Carmen Lomas Garza: Watercolor cactusCarmen Lomas Garza is a Latina narrative artist who created images about the everyday events in the lives of Mexican Americans based on her memories and experiences in South Texas. Although she wouldn't be considered a "modern artist" because of the time period in which she was working, I thought it was important to share with the students that Garza validated styles classified as "folk art", and that her imagery was powerful, even in it's simplicity.
I was inspired by one of her pieces, Prickly Pear/ A little piece of my heart because of it's illustrative quality. For this project, I kept the materials to a minimum, so that the students could really explore the creative and technical skills they've acquired while working with paint and color pencils.
- Hand out 9 X 12 sheets of Bristol board or Canson watercolor paper. When you are using a wet medium and applying a dry one, you need a paper that can hold up. A floppy piece of construction paper/poster board/drawing paper will simply not do.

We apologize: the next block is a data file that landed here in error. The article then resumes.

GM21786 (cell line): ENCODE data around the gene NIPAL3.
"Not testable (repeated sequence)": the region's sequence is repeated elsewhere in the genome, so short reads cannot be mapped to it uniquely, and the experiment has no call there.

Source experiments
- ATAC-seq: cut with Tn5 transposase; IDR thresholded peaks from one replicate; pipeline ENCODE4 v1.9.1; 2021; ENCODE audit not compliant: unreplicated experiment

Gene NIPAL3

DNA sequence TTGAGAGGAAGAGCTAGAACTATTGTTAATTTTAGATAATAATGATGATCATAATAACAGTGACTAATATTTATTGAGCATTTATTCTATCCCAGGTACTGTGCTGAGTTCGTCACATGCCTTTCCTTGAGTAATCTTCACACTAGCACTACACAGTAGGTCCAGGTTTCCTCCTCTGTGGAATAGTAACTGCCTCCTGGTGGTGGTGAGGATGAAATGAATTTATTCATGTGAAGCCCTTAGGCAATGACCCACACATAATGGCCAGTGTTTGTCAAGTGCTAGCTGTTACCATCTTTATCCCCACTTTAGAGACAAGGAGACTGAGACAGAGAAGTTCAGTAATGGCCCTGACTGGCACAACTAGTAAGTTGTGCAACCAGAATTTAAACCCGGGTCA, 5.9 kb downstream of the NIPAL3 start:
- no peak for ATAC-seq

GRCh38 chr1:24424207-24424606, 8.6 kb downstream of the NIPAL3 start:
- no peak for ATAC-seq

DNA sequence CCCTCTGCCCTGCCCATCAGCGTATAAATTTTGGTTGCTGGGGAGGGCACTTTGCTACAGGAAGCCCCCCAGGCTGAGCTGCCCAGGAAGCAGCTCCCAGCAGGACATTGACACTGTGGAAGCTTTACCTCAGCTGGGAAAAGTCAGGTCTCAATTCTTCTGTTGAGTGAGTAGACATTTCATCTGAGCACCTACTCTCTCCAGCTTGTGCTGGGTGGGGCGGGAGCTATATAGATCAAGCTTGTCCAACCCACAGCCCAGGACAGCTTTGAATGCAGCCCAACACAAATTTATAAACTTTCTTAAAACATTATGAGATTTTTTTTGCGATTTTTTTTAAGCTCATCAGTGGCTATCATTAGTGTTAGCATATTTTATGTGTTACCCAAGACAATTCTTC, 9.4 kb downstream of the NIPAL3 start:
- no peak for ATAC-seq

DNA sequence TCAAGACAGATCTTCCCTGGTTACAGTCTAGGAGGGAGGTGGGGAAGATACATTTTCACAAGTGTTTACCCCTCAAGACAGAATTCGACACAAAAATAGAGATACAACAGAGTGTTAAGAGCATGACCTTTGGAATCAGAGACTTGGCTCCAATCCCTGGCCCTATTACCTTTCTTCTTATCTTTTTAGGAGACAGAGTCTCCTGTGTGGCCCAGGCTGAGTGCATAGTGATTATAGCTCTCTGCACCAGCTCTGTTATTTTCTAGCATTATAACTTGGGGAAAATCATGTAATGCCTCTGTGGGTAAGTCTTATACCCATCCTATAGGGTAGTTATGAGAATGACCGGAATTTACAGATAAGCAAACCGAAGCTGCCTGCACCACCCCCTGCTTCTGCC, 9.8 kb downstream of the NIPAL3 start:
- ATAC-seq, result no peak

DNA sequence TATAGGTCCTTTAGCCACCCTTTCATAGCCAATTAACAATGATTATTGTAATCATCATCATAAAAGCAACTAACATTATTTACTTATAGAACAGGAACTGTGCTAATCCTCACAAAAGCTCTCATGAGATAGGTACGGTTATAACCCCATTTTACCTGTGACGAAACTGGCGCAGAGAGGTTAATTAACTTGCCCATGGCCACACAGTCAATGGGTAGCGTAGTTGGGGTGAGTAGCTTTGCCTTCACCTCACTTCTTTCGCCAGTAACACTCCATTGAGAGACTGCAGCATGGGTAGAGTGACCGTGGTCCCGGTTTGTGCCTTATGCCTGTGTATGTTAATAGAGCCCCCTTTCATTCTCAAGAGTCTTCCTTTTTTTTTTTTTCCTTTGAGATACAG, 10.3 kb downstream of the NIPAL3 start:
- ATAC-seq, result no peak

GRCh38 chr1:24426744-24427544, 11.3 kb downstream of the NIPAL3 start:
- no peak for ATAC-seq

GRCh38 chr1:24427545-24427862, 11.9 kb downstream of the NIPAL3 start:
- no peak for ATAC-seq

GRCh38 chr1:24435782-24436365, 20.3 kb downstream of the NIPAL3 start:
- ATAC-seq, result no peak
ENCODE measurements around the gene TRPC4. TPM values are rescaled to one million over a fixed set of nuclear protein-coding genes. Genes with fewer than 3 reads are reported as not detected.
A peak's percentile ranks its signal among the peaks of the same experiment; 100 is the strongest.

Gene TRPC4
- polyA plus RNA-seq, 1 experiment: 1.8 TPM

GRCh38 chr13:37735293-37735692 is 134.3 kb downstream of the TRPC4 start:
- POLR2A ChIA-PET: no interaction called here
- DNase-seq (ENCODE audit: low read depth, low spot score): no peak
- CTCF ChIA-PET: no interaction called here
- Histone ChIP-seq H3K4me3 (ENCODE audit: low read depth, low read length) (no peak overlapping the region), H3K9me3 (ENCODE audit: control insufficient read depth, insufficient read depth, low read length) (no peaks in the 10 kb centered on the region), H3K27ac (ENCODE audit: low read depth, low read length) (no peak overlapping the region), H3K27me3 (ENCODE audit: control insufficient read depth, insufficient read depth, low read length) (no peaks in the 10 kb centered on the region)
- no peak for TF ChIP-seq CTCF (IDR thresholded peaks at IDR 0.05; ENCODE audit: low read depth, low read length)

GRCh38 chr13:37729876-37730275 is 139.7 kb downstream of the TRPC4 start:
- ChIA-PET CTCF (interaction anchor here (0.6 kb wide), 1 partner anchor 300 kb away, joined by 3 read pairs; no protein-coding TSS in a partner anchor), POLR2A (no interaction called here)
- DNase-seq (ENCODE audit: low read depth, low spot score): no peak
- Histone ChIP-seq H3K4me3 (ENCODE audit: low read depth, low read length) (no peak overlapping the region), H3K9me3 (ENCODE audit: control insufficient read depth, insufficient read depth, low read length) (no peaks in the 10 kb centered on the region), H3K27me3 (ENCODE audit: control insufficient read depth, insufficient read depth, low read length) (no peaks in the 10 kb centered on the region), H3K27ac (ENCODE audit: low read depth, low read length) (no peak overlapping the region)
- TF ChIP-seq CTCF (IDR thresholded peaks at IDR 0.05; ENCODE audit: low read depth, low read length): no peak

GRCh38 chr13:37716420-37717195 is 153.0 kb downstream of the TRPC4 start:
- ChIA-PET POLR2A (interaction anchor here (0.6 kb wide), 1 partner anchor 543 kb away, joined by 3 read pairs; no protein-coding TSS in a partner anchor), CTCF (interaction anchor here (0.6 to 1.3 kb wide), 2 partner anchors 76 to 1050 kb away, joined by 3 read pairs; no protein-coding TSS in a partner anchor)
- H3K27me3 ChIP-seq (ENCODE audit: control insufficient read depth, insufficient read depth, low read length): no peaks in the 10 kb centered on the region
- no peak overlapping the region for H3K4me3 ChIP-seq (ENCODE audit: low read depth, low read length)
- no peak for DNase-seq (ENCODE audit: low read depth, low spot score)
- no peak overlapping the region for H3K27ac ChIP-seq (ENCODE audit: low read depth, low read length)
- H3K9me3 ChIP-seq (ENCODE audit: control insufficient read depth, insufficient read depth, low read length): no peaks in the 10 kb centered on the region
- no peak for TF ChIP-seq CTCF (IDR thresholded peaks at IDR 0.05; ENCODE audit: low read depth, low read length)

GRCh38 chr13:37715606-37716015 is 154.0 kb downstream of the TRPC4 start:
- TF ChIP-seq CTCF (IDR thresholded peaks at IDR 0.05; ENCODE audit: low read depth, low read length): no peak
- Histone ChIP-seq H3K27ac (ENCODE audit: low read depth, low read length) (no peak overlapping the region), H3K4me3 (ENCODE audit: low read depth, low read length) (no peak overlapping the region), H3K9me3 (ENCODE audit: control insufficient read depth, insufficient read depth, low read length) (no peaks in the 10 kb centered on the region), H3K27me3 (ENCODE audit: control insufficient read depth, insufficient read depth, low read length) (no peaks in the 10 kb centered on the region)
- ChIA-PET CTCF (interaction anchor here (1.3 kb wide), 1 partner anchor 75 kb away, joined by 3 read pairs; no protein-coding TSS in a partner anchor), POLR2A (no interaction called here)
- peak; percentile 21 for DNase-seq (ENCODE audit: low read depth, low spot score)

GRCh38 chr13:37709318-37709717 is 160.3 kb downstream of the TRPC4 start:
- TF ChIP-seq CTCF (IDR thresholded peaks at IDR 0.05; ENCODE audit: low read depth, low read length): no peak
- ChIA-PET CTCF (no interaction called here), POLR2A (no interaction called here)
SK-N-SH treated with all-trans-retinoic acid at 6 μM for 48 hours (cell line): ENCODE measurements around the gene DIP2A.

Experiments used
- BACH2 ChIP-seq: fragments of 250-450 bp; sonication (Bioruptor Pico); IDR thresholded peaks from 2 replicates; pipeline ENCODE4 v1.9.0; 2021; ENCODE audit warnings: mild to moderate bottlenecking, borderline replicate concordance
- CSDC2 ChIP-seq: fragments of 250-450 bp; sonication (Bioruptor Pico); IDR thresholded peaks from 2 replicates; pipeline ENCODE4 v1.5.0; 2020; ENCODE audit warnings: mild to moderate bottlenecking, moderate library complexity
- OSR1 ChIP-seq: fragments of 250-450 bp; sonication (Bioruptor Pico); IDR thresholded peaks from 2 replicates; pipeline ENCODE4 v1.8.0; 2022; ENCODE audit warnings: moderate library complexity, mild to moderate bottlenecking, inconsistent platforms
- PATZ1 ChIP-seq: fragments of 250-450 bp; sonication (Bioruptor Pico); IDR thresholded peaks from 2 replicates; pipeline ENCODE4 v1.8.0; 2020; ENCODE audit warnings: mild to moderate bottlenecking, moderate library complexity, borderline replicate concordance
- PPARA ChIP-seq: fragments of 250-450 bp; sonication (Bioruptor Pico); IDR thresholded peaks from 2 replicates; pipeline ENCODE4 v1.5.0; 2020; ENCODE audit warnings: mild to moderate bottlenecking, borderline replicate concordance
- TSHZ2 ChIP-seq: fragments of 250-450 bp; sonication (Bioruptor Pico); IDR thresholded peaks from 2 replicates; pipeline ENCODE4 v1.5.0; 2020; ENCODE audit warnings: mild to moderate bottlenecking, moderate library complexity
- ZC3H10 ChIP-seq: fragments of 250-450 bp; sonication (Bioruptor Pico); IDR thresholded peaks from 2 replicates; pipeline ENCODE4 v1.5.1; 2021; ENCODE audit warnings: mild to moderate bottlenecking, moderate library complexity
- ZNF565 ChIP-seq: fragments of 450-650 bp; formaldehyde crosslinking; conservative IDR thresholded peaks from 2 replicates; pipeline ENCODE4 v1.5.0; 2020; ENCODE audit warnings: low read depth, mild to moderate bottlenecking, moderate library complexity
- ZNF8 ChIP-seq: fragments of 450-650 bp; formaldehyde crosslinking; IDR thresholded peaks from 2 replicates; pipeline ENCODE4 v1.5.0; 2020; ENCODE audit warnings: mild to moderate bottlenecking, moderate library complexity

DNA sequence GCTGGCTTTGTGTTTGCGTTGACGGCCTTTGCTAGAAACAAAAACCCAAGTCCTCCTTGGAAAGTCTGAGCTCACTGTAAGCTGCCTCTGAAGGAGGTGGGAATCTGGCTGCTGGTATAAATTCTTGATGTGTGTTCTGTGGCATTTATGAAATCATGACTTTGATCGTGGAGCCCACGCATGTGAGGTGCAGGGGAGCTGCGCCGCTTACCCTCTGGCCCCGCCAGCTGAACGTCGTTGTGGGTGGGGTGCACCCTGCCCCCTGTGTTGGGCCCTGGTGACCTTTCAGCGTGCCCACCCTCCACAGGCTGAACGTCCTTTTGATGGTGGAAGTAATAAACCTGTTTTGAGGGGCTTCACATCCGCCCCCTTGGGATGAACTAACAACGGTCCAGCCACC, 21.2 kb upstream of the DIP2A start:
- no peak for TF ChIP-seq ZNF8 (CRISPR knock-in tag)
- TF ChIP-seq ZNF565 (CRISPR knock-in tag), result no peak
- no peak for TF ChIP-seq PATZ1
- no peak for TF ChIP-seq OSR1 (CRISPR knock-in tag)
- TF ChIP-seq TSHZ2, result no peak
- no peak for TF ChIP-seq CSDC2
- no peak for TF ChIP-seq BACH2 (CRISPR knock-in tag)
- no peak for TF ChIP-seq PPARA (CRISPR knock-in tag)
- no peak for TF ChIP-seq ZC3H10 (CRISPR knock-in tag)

- I had several pictures of different varieties of cactus and I showed them to the students, so they would be inspired by all the shapes and colors. They picked their favorite and completed a light sketch.
- Remind students that whenever they are going to use watercolor, any/all of their pencil lines will show through. So they should practice with a light hand.
- After students completed their sketch, they painted their cacti using watercolor paint.
- Once that was dry, they painted a watercolor wash over the background, using several different colors, to give it a rich look.
- I handed out prismacolor pencils to the students so that they could enhance the shape of their cactus. Forget using cheap student grade color pencils. All they will do is break down your paper and possible create holes. You will never get any sort of vibrant color from them so toss them out and invest in a good quality student grade and/or artist grade set from Dick Blick. Personally, I am a loyal fan of Prismacolor pencils, but I understand that they are a little too pricey for the classroom. I've had a set for the past fifteen years that are still in great condition.
- Last step is to give the watercolor a tactile edge by cutting out pieces of scrapbooking paper to create the spines/thorns of the cactus. Encourage students to be very sparing of the glue, or else they will make a mess! I prefer stick glue to liquid.